How One Tech Firm Could Revolutionize Building Information Modeling
Virtual reality and 3D technology is nothing new for commercial real estate, but one tech company based in France is trying to revolutionize the way people interact with a building before and after construction.
Stereograph, based in Lille, France, brought its 3D visualization technology to Silicon Valley a few years ago, working with several area developers and architects over the last few years to create 3D visualizations of upcoming commercial projects. It also builds basic game applications where anyone can download the application to any device and virtually tour a property, according to Stereograph country manager – USA Thibault Thomas (above).
Stereograph has struck partnerships with The Sobrato Organization, Sares Regis, Sand Hill Property and WF Batton to create 3D visualizations of forthcoming properties (such as the above video from The Sobrato Organization) and recently created an application for Steelwave’s office complex in San Jose.
The tech company also has worked with architects, such as HOK and Skidmore Owings & Merrill. Stereograph plans to expand into other parts of the country and Thomas said he’s been in talks with firms in the Northeast, Washington and Florida.
Stereograph’s latest move into software seeks to solve a problem brewing among architects, contractors and others during the development process involving the storage and use of data. With the popularity of building information modeling, more firms are uploading different forms of data to aggregate information into a 3D model. Having all this information in one place greatly helps design and construction teams.
“During the design phase, everyone can communicate better and have accurate plans. Construction costs are reduced since [contractors] are making [fewer] mistakes,” Thomas said.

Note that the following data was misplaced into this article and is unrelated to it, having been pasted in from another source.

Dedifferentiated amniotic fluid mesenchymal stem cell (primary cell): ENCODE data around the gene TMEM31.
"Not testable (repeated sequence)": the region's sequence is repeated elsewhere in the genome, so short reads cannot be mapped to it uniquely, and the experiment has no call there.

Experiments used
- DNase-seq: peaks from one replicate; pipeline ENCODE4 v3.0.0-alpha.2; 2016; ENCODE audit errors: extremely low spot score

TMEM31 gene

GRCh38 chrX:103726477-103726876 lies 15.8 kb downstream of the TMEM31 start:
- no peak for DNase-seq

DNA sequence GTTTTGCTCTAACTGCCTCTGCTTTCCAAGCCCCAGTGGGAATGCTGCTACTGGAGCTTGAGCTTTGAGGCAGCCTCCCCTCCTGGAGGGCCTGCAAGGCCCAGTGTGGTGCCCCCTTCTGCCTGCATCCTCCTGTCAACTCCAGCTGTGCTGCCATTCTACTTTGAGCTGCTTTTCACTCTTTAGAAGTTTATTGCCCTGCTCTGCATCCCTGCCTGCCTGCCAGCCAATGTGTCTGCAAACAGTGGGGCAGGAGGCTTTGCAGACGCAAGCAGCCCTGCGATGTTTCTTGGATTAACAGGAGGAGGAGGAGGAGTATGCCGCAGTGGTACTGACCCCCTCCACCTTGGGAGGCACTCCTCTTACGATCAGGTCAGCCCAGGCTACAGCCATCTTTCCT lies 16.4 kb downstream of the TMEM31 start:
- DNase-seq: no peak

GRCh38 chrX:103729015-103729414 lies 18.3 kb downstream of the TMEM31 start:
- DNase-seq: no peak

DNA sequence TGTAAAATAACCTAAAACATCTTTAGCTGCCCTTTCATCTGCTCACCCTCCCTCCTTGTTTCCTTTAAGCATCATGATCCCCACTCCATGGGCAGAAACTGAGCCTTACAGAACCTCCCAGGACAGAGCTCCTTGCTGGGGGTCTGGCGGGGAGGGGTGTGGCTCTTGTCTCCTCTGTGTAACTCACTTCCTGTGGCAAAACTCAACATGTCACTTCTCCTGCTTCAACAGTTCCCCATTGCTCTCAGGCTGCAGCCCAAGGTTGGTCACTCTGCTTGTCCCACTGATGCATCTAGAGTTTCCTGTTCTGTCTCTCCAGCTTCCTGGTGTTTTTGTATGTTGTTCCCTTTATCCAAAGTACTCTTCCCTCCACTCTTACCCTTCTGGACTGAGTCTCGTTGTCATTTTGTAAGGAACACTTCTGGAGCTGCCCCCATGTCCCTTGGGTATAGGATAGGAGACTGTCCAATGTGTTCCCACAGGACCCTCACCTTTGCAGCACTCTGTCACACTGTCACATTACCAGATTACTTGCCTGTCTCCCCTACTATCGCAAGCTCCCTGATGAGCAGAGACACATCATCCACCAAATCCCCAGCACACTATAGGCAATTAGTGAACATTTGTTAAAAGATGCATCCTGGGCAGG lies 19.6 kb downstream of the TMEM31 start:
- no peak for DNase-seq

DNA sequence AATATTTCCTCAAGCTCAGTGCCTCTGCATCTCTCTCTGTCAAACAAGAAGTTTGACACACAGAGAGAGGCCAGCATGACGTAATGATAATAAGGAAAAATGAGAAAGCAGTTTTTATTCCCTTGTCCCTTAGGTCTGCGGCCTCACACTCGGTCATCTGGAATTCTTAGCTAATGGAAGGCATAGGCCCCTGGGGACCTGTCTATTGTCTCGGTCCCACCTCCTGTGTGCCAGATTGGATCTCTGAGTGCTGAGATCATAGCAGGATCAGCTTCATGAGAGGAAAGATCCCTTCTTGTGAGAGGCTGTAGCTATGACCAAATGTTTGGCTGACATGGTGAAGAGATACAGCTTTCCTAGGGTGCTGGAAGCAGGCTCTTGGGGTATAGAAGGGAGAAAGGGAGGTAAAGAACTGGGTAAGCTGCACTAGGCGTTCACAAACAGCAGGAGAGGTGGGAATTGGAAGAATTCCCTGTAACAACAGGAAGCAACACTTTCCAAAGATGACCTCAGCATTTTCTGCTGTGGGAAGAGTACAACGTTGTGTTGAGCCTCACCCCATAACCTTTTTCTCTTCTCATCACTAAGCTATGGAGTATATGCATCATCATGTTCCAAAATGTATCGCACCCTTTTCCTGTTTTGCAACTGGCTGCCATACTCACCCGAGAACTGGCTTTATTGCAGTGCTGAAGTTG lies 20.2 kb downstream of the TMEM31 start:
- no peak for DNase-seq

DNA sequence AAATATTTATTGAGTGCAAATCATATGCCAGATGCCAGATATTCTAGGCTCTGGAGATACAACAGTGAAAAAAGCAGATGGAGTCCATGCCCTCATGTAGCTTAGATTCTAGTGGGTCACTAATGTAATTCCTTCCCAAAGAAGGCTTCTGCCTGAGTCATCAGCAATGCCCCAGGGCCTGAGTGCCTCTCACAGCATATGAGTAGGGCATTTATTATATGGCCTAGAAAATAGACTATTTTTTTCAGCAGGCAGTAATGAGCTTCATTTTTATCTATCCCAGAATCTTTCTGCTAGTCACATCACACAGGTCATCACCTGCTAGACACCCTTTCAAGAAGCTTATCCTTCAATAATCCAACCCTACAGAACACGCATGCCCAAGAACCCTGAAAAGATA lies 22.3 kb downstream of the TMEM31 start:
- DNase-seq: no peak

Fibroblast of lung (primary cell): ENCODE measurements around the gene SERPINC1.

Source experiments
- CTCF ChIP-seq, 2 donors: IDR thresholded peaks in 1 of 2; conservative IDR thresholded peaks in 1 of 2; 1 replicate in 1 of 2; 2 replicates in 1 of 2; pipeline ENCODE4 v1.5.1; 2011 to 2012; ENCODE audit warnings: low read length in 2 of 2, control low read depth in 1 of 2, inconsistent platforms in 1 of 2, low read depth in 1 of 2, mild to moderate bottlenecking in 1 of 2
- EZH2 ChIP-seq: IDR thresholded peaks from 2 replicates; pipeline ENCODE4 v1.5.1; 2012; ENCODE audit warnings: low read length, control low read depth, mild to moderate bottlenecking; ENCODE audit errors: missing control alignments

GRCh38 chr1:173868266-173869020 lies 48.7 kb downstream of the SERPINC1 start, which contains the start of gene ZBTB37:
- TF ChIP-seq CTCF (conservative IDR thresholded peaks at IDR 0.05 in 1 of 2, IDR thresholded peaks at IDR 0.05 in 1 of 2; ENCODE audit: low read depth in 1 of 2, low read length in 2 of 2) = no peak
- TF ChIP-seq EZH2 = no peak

But once construction is over, Thomas said this huge file of data is often forgotten. Stereograph created software that puts the already accumulated information to good use.
“Data on its own stays data,” Thomas said. “Data with context becomes information.”
Stereograph’s software (screen shots above) merges building plans with real-time information from sensors and security feeds. This means a property manager could access and monitor multiple sites without having to travel to each of those assets. The software allows a property manager to turn off lights, adjust the HVAC system or monitor any other building system remotely.
“You can isolate different systems and select any object,” Thomas said. “You can see every single object down to every screw.”
He said the software can help manage neighborhoods or campuses as well. Already available in France, the software is expected to launch in the U.S. later this year.
While BIM is helpful to the industry, it often requires expensive software and training for architects, Thomas said. A lot of small firms do not want to use this software because it is a big investment and construction firms are the ones who make money off it.
“The market is not even ready to move toward a solution,” Thomas said. “[The industry] needs to solve how architects are involved with the extra work and make clear who pays for it now and how it’s fair for architects.”
He said architecture firms will need to find a way to work within BIM.
Thomas said it can be very costly for a company not to know its real estate assets. So much time is being spent trying to find information about a building that should be readily available.
“If a city manager retires, it’s like an entire data center going offline,” Thomas said.
He said one way the UK is solving the conundrum is requiring BIM for every publicly financed project.